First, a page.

Skeletonized sunflower leaves
(Image credit: Peggy Doyle via Gardening Know How)

If you are finding mysterious holes in sunflower leaves and wonder who the culprit is, take heart. You are not alone. Many people, particularly in California and Texas, are asking what eats sunflower leaves.

Surprisingly, the leaf eater is not an insect, but probably a bird called the lesser goldfinch. While it enjoys seeds of plants in the daisy family, the lesser goldfinch also dines on sunflower foliage, leaving tattered greens in its wake.

Identify Damage from a Goldfinch on Sunflower Leaves

The range of the lesser goldfinch extends from the Western U.S. south into Mexico and as far as the Peruvian Andes in oak, cottonwood, and willow habitats. In residential areas, the lesser goldfinch visits feeders alongside American goldfinches, pine siskins and house finches.

What do goldfinches eat? They primarily eat seeds of the composite family of plants and seeds of grasses, weeds, and certain trees. Lesser goldfinches add coffeeberry, elderberry, and madrone fruits to round out their diets.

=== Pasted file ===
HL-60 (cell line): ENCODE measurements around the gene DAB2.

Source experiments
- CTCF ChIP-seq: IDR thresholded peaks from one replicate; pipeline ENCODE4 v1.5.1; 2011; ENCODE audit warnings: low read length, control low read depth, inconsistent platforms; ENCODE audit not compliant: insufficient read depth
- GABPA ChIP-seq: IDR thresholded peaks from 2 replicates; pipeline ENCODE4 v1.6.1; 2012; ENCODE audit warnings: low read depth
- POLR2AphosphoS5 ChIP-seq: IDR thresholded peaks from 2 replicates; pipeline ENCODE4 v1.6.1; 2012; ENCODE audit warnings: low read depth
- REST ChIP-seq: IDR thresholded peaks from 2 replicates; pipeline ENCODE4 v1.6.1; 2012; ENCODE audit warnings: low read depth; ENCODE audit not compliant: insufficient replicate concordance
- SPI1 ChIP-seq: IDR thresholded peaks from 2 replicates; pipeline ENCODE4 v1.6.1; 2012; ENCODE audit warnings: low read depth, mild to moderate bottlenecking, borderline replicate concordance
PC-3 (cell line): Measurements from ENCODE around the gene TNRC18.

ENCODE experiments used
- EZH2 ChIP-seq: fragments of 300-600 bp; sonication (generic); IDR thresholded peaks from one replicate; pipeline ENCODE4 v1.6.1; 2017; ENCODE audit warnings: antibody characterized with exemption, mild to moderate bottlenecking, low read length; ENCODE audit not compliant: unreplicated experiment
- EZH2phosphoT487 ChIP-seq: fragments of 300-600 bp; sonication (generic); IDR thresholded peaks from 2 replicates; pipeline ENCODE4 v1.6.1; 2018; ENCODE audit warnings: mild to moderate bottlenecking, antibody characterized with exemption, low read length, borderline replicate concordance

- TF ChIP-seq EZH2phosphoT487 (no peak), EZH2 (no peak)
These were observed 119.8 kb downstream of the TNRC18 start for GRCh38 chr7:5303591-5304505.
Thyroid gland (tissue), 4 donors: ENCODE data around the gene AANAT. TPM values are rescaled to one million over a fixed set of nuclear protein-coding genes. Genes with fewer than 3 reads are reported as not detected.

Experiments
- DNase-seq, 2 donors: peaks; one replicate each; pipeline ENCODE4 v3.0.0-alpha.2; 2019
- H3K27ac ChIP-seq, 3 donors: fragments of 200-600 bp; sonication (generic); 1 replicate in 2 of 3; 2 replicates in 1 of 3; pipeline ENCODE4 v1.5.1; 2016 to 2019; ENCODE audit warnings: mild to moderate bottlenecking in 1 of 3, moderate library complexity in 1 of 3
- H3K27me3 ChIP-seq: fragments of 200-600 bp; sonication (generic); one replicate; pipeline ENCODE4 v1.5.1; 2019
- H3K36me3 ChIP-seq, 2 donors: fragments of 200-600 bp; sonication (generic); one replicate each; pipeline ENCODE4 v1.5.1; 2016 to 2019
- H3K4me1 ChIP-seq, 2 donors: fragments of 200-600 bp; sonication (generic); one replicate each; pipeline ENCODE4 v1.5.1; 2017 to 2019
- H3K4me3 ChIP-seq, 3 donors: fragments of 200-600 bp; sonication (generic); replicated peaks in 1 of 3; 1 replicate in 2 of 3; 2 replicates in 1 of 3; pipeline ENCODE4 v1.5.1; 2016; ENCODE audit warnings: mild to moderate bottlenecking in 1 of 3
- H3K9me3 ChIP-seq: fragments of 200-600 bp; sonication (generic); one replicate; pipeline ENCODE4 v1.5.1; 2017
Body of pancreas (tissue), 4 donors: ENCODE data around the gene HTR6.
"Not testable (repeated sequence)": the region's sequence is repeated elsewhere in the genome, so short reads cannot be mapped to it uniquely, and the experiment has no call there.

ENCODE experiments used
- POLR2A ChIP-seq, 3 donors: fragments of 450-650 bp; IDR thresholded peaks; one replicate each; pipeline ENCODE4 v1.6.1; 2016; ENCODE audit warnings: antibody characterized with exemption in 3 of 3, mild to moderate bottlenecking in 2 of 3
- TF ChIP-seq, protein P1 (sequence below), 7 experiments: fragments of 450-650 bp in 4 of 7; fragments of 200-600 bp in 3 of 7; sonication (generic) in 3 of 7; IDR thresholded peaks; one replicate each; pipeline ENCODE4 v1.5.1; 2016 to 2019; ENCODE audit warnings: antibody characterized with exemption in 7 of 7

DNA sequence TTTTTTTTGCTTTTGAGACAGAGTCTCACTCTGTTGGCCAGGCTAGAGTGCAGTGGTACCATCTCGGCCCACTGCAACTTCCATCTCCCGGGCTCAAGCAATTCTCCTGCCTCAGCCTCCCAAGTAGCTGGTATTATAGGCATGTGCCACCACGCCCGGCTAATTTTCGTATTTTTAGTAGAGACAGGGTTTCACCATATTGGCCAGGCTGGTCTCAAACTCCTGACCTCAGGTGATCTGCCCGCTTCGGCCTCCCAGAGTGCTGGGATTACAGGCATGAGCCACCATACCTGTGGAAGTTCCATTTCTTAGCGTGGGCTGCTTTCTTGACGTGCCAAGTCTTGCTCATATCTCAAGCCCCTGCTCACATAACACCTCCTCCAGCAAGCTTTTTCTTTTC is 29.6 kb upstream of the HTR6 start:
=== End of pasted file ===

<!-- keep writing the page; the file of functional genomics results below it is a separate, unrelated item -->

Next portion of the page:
Experts surmise the lesser goldfinch enjoys consuming greens for the added vitamins and minerals it needs during breeding and growth phases. Sunflower leaves eaten are described as “skeletonized leaves” or “shredded leaves with angular holes.”

Control Methods

If the damage is excessive, hang reflective items such as sparkly streamers to scare them off. However, birds generally acclimate to scare tactics, so it helps to move the device every few days. Another option is bird netting stretched over the plants for protection. A commercial repellent is available that can discourage feeding.

House finches have been reported to feed on low-growing vegetable plant leaves. These can be protected with row covers.

Many residents just plant more sunflowers so there is enough for everyone.

When considering a recourse, remember that the Migratory Bird Treaty Act makes it illegal to capture or harm protected migratory bird species without the prior approval of the U.S. Fish and Wildlife Service. This applies to bird species that are native to the United States or U.S. territories.

Goldfinches and sunflowers go together like birds of a feather so don’t be surprised if they become a regular visitor to your sunflowers.

Susan Albert

After graduating from Oklahoma State University with a degree in English, Susan pursued a career in communications. In addition, she wrote garden articles for magazines and authored a newspaper gardening column for many years. She contributed South-Central regional gardening columns for four years to While living in Oklahoma, she served as a master gardener for 17 years.